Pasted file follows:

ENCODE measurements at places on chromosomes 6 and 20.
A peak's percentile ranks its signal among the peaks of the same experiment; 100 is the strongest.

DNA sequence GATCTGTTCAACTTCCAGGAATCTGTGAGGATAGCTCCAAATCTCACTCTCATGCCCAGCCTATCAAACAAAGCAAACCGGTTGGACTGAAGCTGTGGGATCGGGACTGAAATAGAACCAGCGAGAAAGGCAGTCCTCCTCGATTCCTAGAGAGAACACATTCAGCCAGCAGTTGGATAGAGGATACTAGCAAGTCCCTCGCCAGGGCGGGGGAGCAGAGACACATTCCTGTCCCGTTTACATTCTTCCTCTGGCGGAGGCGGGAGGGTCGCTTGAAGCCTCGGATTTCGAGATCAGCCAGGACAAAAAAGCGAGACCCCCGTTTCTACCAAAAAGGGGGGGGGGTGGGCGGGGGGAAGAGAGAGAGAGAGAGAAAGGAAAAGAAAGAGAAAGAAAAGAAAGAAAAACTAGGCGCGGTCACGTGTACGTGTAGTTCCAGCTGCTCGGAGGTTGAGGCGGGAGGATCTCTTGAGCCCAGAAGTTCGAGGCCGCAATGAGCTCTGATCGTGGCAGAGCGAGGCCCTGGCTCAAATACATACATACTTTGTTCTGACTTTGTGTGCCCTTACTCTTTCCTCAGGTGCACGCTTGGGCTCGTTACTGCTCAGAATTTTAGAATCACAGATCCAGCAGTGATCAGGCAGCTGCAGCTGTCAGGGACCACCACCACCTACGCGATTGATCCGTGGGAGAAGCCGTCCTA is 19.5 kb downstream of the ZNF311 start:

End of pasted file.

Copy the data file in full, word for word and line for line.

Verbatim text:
ENCODE measurements at places on chromosomes 6 and 20.
A peak's percentile ranks its signal among the peaks of the same experiment; 100 is the strongest.

DNA sequence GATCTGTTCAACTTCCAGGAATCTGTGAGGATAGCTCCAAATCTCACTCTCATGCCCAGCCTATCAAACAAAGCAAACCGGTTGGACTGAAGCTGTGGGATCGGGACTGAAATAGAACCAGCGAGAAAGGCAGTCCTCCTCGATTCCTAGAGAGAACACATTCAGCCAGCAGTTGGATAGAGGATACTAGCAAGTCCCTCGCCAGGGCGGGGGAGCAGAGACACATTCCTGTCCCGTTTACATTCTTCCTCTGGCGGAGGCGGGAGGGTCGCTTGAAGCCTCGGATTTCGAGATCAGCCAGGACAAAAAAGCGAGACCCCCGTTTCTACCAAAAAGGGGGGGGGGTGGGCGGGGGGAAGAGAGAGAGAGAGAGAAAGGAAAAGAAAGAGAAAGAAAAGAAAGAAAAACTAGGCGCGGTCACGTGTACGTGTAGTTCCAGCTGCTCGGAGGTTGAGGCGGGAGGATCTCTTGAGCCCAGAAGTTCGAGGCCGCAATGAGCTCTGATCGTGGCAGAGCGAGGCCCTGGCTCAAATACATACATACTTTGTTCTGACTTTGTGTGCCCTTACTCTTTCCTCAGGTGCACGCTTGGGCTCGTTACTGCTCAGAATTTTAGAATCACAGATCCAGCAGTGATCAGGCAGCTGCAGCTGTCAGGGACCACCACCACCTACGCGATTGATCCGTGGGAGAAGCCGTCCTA is 19.5 kb downstream of the ZNF311 start: